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A Florida man who used COVID-relief funds from the federal Paycheck Protection Program (PPP) to purchase a Lamborghini has been arrested.

Authorities say David T. Hines, of Miami, Florida, fraudulently obtained $4 million in PPP funds and used part of those funds to purchase a $318,000 Lamborghini Huracan Evo sports car.

The feds seized the Lamborghini and $3.4 million from bank accounts at the time of his arrest.

Hines made his initial court appearance before U.S. Chief Magistrate Judge John J. O'Sullivan in the Southern District of Florida on Monday.

He was formally charged with one county of bank fraud, one count of making false statements to a financial institution and one count of engaging in transactions in unlawful proceeds.

The complaint alleges Hines applied for $13.5 million at Bank of America on behalf of his six moving companies. He claimed he had 70 employees with a monthly payroll of $4 million.

Applicants who are approved for PPP loans are required to deposit the funds into a separate bank account created specifically for the loan so the feds can see where the money is spent.

The loans are forgivable if the money is spent on mortgage, rent, and utilities and at least part of the loan is spent on payroll.

The complaint alleges that the bank approved three of the applications for $3.9 million and began depositing hundreds of thousands of dollars into Hines's bank account.

Hines allegedly transferred some of the funds to his savings account within days and wired $318,497 to Lamborghini Miami, a luxury car dealership on Biscayne Boulevard in North Miami Beach on May 18.

The Lamoborghini was jointly registered to Hines and his business, records show.

Bank records show Hines spent some of the cash to make purchases at luxury retailers, on jewelry, and on rooms at luxury resorts in Miami Beach.

The federal complaint further alleges that Hines did not use the money to make payroll payments that he claimed on his loan applications.

Hines' companies showed monthly revenue and expenses averaging about $200,000 - much less than the millions he claimed on the loan applications.

Assistant U.S. Attorney Michael Berger said scammers are able to exploit and defraud the Small Business Association (SBA) because the SBA doesn't bother to check any of the claims made on applications.

"In the ordinary course of providing the loan guaranty, neither the SBA nor any other government agency checked IRS records to confirm that the applicant had paid the payroll taxes represented in the PPP applications," says the criminal affidavit.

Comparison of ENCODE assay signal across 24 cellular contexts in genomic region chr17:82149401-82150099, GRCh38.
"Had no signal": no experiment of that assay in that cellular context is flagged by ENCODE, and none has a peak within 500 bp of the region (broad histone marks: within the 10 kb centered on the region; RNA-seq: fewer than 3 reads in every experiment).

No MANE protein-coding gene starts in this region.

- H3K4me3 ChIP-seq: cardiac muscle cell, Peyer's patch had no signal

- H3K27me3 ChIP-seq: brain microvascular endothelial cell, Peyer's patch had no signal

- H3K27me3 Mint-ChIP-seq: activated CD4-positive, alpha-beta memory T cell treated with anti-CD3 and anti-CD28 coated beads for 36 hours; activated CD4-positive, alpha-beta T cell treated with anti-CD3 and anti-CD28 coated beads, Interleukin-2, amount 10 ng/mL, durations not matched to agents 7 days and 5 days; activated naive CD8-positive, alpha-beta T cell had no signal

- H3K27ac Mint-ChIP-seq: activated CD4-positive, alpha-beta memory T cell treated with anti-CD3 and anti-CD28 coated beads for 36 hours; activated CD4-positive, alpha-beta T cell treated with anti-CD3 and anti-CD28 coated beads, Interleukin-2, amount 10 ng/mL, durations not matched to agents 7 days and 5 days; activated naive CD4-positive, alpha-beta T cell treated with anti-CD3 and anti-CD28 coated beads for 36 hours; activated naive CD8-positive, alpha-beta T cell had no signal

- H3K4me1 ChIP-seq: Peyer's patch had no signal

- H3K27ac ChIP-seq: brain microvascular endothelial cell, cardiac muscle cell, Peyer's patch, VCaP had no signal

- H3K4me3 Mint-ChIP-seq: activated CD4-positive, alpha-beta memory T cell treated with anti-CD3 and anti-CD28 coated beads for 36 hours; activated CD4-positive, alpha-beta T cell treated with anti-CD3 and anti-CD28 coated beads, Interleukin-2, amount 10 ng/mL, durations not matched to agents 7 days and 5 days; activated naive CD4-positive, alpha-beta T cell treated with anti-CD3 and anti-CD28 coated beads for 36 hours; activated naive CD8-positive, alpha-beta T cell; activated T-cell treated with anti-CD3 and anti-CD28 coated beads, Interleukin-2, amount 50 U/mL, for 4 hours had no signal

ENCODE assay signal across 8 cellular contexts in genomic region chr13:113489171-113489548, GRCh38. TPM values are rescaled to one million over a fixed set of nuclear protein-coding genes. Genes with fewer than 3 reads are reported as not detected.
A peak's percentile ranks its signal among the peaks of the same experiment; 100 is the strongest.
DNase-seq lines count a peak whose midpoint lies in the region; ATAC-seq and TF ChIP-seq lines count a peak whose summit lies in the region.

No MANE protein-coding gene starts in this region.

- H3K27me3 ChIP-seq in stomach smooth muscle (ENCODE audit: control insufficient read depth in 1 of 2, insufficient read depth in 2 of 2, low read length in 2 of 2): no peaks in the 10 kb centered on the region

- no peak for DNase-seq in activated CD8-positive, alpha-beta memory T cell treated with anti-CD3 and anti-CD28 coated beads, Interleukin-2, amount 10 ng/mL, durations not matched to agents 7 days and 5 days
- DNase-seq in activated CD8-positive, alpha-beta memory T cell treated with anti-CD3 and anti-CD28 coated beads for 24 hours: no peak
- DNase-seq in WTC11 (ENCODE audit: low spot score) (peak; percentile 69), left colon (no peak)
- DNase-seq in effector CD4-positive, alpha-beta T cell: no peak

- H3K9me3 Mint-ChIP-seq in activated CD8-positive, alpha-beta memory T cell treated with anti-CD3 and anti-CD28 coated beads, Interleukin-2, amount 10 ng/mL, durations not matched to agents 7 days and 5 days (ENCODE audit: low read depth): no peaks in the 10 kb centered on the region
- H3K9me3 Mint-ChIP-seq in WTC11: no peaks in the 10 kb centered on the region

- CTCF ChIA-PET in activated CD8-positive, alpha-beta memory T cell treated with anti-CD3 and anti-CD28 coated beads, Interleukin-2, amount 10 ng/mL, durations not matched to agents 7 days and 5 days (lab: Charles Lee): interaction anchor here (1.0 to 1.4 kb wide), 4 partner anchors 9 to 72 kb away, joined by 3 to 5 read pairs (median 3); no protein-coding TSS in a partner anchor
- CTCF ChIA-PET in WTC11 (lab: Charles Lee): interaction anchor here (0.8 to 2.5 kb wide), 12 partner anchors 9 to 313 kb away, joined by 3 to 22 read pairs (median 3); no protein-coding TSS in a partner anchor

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Many unemployed Americans who received an extra $600 pr week in unemployment benefits will lose the additional checks because of a quirk in the system.

The extra benefits are set to expire at the end of July, but many jobless Americans will stop receiving the extra $600 checks on July 25 or July 26.

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The extra $600 benefits is set to expire on July 31. After that, jobless recipients will receive only their state's minimum unemployment checks.

Congress is unlikely to extend the $600 benefits to millions of unemployed Americans.

Republican lawmakers said they will include an extension of the unemployment benefits at a 70% wag replacement. That means some Americans will receive an additional $175 to $200 a week, down from $600 a week.

But the White House has said it will not back their stimulus plan if it extends the $600 unemployment benefits.

Republican Sen. Rob Portman, from Ohio, says extending the $600 weekly benefits past July would be a disincentive to return to work if Americans receive more money than they would if they were working.

An additional 1.4 million Americans filed for unemployment this week.

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Americans who receive an extra $600 in federal unemployment benefits in addition to state benefits may get an extension after the extra $600 ends next month.

Some unemployed Americans receive a windfall of $1,000 a week when they collect an additional $600 in unemployment benefits on top of state benefits.

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The extra $600 was part of the $2.2 trillion stimulus package known as the CARES Act that President Trump signed into law in response to the coronavirus pandemic.

Some lawmakers are considering extending the additional $600 in federal benefits next month, but other say the extra $600 creates "a disincentive to return to work."

There are three proposals on the table for the next round of stimulus funding. Two of the proposals would allow Americans to continue receiving the extra $600 a week.

But one proposal calls for a return-to-work bonus to motivate people to return to work.

Republican Sen. Rob Portman, from Ohio, says extending the $600 weekly benefits past July would be a disincentive to return to work if Americans receive more money than they would if they were working.

The most recent unemployment report shows that 2.5 million Americans went back to work last month -- a sign that economies are rebounding as states reopen.